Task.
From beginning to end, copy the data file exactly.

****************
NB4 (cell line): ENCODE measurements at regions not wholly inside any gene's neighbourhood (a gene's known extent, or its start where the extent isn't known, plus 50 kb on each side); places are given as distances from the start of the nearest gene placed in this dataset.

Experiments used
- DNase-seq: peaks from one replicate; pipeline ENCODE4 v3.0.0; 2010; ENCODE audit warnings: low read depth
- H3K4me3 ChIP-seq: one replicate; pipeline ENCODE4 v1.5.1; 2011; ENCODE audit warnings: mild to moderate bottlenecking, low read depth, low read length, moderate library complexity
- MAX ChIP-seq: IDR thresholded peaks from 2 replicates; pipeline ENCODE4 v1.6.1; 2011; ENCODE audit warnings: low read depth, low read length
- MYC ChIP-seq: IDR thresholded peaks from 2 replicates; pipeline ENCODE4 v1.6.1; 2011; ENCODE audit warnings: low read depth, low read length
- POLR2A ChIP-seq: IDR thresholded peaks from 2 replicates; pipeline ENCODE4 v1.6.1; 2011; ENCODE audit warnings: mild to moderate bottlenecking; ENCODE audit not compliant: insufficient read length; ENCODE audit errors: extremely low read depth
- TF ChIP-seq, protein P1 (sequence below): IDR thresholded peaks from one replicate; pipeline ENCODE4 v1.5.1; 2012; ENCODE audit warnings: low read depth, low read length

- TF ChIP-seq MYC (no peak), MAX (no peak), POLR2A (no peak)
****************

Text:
NB4 (cell line): ENCODE measurements at regions not wholly inside any gene's neighbourhood (a gene's known extent, or its start where the extent isn't known, plus 50 kb on each side); places are given as distances from the start of the nearest gene placed in this dataset.

Experiments used
- DNase-seq: peaks from one replicate; pipeline ENCODE4 v3.0.0; 2010; ENCODE audit warnings: low read depth
- H3K4me3 ChIP-seq: one replicate; pipeline ENCODE4 v1.5.1; 2011; ENCODE audit warnings: mild to moderate bottlenecking, low read depth, low read length, moderate library complexity
- MAX ChIP-seq: IDR thresholded peaks from 2 replicates; pipeline ENCODE4 v1.6.1; 2011; ENCODE audit warnings: low read depth, low read length
- MYC ChIP-seq: IDR thresholded peaks from 2 replicates; pipeline ENCODE4 v1.6.1; 2011; ENCODE audit warnings: low read depth, low read length
- POLR2A ChIP-seq: IDR thresholded peaks from 2 replicates; pipeline ENCODE4 v1.6.1; 2011; ENCODE audit warnings: mild to moderate bottlenecking; ENCODE audit not compliant: insufficient read length; ENCODE audit errors: extremely low read depth
- TF ChIP-seq, protein P1 (sequence below): IDR thresholded peaks from one replicate; pipeline ENCODE4 v1.5.1; 2012; ENCODE audit warnings: low read depth, low read length

- TF ChIP-seq MYC (no peak), MAX (no peak), POLR2A (no peak)